#2 Use "Configuration Location" Class To Match the Environment's Path to Specific Directories
Each will contain unique configuration.php files (A note: we could refactor and clean the location class up, but it's simple and works for now.)
CONST PRODUCTION_DIR = '/home/production';
CONST STAGING_DIR = '/home/staging';
CONST JOHN_DIR = '/home/john/';
CONST SARA_DIR = '/var/www/project1';
CONST PRODUCTION = 'production';
CONST JOHN = 'john';
CONST STAGING = 'staging';
CONST SARA = 'sara';
static public function getLocation()
$location = new ConfigurationLocation();
$homeDir = $location->_getHomeDir();
protected function _getHomeDir()
$home = $this->_getHomeDirFromDocumentRoot();
return ($home) ? $home : getcwd();
protected function _getHomeDirFromDocumentRoot()
return ($_SERVER['DOCUMENT_ROOT'] !== '') ? $_SERVER['DOCUMENT_ROOT'] : false;
protected function _searchConfigurations($dir)
if ($this->_containsDirectory($dir, static::PRODUCTION_DIR)) return static::PRODUCTION;
elseif ($this->_containsDirectory($dir, static::STAGING_DIR)) return static::STAGING;
elseif ($this->_containsDirectory($dir, static::JOHN_DIR)) return static::JOHN;
elseif ($this->_containsDirectory($dir, static::SARA_DIR)) return static::SARA;
protected function _containsDirectory($search, $dirConstant)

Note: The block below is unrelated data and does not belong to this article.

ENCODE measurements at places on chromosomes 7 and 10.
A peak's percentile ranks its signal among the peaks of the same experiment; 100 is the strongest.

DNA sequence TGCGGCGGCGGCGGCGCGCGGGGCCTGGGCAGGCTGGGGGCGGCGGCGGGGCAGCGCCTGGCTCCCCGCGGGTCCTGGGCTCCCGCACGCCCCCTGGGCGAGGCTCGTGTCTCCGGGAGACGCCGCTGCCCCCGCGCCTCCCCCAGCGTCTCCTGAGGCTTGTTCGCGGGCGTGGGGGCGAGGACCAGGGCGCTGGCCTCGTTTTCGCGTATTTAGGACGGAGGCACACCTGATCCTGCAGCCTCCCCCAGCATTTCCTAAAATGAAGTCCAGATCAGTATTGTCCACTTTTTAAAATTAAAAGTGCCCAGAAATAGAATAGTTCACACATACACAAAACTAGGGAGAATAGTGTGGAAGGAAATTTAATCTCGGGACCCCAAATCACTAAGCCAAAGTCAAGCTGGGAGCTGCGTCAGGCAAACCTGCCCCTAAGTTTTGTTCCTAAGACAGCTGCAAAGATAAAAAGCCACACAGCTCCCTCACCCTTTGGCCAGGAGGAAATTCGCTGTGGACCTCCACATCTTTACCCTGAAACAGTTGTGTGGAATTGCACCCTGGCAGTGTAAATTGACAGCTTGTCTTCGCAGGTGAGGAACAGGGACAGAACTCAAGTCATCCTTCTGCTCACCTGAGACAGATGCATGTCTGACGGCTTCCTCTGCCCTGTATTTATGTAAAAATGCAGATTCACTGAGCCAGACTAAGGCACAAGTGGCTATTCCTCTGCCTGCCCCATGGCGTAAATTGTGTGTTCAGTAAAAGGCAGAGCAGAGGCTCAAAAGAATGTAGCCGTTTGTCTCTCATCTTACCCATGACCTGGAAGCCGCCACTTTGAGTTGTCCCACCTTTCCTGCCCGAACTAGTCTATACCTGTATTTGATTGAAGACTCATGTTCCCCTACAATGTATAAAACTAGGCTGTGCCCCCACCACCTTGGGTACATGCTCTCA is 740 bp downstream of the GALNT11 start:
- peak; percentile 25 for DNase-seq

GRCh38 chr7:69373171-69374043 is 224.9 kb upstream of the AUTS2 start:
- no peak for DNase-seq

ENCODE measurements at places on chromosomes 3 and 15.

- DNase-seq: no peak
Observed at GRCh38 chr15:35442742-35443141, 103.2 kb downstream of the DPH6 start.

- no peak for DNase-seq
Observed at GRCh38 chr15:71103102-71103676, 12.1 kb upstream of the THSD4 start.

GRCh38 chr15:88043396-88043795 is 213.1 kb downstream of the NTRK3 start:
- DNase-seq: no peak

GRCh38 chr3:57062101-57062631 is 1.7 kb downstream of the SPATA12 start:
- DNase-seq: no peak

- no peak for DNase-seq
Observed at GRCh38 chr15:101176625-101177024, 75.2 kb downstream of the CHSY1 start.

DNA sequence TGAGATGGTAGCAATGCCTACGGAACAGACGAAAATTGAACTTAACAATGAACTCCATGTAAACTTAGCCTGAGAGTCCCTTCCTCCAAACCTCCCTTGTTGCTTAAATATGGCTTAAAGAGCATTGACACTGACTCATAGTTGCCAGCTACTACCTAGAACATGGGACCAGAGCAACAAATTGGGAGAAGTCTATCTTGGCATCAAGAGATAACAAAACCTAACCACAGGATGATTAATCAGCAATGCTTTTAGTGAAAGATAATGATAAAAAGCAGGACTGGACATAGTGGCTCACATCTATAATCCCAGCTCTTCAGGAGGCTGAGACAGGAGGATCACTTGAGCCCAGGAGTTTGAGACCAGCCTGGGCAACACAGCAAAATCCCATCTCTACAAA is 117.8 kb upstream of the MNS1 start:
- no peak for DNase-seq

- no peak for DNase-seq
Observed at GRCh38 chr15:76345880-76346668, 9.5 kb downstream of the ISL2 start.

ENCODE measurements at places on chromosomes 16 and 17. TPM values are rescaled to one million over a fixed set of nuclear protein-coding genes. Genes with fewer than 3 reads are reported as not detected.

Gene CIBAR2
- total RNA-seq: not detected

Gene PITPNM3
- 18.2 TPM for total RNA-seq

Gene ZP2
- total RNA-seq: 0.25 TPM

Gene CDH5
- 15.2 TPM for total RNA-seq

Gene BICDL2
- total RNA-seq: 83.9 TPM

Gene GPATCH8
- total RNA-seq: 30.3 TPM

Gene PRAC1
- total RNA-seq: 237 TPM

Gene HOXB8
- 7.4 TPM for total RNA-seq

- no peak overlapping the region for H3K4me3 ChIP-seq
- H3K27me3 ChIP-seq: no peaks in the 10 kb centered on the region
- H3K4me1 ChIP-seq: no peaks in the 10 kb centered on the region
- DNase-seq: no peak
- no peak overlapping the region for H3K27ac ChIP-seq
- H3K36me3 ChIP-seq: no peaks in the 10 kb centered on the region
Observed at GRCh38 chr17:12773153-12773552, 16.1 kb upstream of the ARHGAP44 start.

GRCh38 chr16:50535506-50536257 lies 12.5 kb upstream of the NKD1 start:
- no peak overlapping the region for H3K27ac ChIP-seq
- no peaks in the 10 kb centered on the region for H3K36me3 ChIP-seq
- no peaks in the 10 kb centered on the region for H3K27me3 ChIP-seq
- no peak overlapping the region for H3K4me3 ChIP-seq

return (strpos($search, $dirConstant) !== false);
#3 Add "Configurations" Directory to House Each Configuration.php
If you want a head start on your own projects using this approach, you can get a copy of a sample custom defines.php file and the location class here:
Joomla is the Limbo Queen
This is one example of how the flexibility of Joomla's architecture can be helpful. Being able to redefine core paths opens up other options as well: moving the configuration file and the libraries above the web root, renaming the administrator or template folder to improve security, running multiple sites off of a common core, and etc. When you combine this with lazy loading, template overrides, HMVC components, event based plug-ins, modules, and extensibility you have a very powerful tool for crafting all sorts of solutions. As a developer, this makes me uber grateful.
Thanks Joomla core team!